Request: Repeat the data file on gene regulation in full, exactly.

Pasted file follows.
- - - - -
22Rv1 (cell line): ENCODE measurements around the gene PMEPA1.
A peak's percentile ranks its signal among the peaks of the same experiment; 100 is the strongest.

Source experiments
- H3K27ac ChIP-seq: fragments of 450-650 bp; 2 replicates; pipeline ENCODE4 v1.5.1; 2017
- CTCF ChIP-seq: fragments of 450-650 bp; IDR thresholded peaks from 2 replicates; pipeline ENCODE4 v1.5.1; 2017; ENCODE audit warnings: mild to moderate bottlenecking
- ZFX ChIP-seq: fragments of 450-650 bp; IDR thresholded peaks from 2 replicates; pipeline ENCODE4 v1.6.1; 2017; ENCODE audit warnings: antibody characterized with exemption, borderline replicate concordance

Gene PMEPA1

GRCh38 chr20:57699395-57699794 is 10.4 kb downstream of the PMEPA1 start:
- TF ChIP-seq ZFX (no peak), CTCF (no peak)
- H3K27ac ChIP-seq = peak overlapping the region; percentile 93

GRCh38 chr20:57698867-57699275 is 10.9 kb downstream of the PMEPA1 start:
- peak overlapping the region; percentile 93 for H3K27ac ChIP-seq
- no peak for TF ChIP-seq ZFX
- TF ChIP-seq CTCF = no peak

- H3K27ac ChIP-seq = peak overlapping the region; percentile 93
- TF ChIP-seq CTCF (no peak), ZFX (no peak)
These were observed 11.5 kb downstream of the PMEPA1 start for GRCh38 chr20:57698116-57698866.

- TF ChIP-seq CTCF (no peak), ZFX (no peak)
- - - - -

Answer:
22Rv1 (cell line): ENCODE measurements around the gene PMEPA1.
A peak's percentile ranks its signal among the peaks of the same experiment; 100 is the strongest.

Source experiments
- H3K27ac ChIP-seq: fragments of 450-650 bp; 2 replicates; pipeline ENCODE4 v1.5.1; 2017
- CTCF ChIP-seq: fragments of 450-650 bp; IDR thresholded peaks from 2 replicates; pipeline ENCODE4 v1.5.1; 2017; ENCODE audit warnings: mild to moderate bottlenecking
- ZFX ChIP-seq: fragments of 450-650 bp; IDR thresholded peaks from 2 replicates; pipeline ENCODE4 v1.6.1; 2017; ENCODE audit warnings: antibody characterized with exemption, borderline replicate concordance

Gene PMEPA1

GRCh38 chr20:57699395-57699794 is 10.4 kb downstream of the PMEPA1 start:
- TF ChIP-seq ZFX (no peak), CTCF (no peak)
- H3K27ac ChIP-seq = peak overlapping the region; percentile 93

GRCh38 chr20:57698867-57699275 is 10.9 kb downstream of the PMEPA1 start:
- peak overlapping the region; percentile 93 for H3K27ac ChIP-seq
- no peak for TF ChIP-seq ZFX
- TF ChIP-seq CTCF = no peak

- H3K27ac ChIP-seq = peak overlapping the region; percentile 93
- TF ChIP-seq CTCF (no peak), ZFX (no peak)
These were observed 11.5 kb downstream of the PMEPA1 start for GRCh38 chr20:57698116-57698866.

- TF ChIP-seq CTCF (no peak), ZFX (no peak)